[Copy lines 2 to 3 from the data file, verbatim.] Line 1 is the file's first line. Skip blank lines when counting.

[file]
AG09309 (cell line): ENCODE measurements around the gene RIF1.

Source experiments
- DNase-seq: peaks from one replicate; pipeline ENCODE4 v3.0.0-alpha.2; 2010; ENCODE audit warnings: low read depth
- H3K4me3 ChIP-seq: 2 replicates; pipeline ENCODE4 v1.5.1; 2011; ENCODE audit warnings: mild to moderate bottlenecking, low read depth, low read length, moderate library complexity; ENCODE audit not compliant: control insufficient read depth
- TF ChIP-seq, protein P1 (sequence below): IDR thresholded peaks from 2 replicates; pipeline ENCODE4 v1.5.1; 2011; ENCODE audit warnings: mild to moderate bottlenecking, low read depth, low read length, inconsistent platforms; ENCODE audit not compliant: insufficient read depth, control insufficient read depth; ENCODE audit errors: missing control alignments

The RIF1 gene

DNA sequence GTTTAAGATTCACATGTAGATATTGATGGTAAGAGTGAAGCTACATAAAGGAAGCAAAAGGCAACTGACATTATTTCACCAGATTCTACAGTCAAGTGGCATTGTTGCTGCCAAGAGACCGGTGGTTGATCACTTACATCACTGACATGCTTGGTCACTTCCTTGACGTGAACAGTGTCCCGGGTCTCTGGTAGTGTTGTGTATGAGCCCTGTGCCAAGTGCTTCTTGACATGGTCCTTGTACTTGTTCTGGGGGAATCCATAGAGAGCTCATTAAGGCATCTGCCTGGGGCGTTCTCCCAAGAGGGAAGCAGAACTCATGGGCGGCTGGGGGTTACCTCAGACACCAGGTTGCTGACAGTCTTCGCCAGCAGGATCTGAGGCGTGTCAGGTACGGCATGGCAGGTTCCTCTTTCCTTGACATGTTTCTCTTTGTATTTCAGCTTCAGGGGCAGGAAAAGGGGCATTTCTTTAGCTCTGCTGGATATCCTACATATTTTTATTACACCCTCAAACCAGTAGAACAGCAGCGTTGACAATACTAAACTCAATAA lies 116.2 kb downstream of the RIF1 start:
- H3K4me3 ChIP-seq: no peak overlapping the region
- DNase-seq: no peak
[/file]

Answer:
Source experiments
- DNase-seq: peaks from one replicate; pipeline ENCODE4 v3.0.0-alpha.2; 2010; ENCODE audit warnings: low read depth